ArgLab • Permanent Seminar

Conspiracies and Counter-evidential Reasoning

Allie Richards (CFCUL)

In public discourse, conspiracy theories are typically viewed in a negative light. People who hold beliefs in conspiracies have the reputation of being absurd, paranoid, and irrational. There is some common ground in the literature claiming that what is epistemically problematic with having a belief in a conspiracy theory is the belief’s inherent resistance to falsification when encountering disconfirming evidence. While this seems intuitively plausible, other views claim that beliefs in conspiracies resist falsification in the same way that scientific theories do – as Lakatosian degenerating research programs. In this talk, I argue against these two views. First, I argue that characterizing faulty reasoning about conspiracies in terms of resistance to falsification runs into a dead end when the theories encounter confirming evidence from the conspirators. Second, I argue that reasoning about conspiracies are not analogous to degenerating research programs, as conspiracy theories resist falsification in an explicit way, and not due to underdetermination.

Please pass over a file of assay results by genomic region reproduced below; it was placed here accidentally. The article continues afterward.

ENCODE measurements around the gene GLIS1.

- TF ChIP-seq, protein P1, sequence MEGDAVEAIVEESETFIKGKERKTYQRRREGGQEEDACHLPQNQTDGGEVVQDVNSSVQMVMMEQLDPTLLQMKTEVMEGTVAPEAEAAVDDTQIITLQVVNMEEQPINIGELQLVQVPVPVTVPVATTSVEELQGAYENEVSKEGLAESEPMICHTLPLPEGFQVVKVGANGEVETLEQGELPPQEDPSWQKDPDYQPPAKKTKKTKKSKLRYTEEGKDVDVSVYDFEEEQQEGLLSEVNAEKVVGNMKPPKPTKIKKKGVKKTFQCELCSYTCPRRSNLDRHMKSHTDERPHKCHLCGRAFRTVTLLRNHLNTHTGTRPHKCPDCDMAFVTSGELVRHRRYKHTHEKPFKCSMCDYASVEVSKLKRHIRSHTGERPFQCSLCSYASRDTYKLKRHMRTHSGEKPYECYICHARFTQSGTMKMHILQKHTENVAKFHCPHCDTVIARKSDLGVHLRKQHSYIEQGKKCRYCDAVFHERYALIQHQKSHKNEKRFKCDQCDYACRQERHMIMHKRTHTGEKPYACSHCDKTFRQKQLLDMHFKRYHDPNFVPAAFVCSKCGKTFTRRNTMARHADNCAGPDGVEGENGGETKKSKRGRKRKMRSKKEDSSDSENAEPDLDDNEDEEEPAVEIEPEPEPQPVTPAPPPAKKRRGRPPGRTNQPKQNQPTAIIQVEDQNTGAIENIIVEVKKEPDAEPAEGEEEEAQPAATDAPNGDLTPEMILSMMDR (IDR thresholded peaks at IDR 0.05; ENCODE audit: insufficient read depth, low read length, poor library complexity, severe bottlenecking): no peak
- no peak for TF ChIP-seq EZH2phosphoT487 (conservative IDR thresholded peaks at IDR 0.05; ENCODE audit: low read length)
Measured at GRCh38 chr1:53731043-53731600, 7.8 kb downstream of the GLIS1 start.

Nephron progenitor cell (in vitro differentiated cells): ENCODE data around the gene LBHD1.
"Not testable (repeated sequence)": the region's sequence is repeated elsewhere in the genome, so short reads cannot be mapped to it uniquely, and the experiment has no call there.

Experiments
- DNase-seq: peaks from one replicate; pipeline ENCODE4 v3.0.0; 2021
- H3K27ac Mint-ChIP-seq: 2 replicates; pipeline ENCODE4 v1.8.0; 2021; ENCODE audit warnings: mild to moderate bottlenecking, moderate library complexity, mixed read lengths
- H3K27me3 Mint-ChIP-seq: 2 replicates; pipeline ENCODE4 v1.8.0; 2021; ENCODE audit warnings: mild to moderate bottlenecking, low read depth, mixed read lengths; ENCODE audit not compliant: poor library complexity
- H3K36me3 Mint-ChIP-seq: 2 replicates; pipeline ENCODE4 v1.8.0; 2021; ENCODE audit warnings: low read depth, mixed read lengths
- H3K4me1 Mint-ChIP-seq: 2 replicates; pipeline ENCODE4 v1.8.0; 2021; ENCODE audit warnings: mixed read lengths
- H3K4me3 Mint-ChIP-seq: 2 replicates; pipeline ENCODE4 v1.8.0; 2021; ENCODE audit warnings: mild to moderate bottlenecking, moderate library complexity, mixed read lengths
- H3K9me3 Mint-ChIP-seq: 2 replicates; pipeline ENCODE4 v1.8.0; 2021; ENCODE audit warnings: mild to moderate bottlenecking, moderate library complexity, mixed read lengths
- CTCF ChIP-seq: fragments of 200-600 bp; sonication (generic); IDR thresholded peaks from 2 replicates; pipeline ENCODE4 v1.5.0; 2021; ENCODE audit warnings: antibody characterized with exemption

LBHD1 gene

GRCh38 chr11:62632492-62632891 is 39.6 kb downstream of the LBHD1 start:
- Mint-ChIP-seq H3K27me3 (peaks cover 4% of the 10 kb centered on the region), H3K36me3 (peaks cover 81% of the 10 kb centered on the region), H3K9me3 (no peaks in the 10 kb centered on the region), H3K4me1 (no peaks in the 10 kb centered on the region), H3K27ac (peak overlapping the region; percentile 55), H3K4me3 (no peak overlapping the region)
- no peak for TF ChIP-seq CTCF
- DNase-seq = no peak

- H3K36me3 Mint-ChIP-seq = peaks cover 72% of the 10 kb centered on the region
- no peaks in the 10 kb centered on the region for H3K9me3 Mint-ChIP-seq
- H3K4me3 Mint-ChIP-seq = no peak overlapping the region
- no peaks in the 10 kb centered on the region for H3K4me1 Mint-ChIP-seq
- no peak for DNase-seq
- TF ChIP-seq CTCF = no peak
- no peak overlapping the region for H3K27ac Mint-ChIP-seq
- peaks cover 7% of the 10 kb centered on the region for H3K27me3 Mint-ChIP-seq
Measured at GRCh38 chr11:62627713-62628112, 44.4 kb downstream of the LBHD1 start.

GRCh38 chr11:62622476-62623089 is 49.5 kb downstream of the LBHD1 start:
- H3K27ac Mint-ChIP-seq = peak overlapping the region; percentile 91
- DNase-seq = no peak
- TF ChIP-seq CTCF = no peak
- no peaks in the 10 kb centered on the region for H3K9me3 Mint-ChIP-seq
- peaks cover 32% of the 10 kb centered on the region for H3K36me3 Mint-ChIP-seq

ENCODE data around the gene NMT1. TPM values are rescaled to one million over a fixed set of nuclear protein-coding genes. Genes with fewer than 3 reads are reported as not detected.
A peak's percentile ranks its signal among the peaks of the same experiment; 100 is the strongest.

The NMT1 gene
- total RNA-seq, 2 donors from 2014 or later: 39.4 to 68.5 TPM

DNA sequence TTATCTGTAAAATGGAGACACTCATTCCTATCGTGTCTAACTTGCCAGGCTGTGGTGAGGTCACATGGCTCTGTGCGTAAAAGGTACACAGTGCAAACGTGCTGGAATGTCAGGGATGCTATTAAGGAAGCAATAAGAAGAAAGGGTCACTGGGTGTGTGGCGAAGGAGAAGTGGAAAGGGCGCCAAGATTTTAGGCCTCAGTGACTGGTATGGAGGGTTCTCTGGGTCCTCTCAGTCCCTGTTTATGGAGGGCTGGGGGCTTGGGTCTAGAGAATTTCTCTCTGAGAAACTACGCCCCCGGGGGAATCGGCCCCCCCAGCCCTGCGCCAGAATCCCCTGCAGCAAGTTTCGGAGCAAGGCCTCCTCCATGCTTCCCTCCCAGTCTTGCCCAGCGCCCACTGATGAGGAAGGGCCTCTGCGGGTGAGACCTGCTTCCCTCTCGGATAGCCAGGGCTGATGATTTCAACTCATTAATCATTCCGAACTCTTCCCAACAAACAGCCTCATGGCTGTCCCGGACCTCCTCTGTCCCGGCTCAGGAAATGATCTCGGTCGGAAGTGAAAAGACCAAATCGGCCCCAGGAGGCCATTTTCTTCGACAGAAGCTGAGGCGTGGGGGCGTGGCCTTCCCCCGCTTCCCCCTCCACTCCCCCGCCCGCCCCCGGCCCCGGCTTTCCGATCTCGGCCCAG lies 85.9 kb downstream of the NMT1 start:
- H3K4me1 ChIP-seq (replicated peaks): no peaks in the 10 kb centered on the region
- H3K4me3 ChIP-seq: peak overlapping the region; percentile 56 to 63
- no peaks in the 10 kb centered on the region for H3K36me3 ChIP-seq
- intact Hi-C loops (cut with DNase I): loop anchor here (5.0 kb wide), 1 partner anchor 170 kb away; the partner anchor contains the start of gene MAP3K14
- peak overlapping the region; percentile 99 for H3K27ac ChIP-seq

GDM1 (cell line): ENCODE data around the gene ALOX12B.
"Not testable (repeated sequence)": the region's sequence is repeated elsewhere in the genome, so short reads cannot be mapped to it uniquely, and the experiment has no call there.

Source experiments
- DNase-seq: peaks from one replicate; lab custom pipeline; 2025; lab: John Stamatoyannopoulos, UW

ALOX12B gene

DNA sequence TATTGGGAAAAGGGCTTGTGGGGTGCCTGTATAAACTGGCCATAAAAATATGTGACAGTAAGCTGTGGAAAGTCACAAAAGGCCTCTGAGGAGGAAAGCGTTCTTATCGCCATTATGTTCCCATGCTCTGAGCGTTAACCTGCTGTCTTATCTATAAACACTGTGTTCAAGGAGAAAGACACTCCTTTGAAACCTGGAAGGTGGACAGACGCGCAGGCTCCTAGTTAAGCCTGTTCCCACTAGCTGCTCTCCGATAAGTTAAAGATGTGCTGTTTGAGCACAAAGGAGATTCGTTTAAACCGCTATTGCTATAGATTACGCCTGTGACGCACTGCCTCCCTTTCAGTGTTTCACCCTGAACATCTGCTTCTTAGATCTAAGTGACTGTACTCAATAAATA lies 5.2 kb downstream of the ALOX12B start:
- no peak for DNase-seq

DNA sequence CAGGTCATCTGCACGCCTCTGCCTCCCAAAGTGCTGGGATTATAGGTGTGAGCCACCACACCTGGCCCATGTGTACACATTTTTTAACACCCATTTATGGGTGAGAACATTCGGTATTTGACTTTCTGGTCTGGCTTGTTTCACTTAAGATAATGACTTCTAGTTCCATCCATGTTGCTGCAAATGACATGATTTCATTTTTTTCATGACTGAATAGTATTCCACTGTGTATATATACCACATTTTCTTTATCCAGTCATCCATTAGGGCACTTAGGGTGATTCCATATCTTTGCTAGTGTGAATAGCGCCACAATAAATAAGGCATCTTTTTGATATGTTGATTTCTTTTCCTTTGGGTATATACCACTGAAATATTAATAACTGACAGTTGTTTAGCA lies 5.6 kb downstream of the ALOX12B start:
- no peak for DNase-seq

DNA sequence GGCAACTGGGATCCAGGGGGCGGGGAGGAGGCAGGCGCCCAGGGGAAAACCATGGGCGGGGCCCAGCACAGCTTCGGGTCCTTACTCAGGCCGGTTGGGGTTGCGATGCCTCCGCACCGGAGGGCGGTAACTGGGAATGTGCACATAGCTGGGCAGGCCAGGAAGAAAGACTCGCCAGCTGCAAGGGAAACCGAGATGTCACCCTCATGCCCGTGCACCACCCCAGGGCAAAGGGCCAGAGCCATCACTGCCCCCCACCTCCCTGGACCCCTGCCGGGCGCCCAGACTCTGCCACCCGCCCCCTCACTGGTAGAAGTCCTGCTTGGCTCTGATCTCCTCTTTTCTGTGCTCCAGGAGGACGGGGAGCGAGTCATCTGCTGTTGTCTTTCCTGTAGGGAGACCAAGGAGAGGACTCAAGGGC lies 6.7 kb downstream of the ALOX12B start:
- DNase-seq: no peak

Everybody is welcome to join!

For online participation, please use the following link (password: 006421).

This event is organized by P. Abreu and E. Rast. The purpose of this seminar series is to give researchers a platform to discuss ongoing work and problems in the philosophy of language, epistemology, argumentation, metaethics, and related areas. For administrative inquiries, please contact Pedro Abreu <> or Erich Rast <>.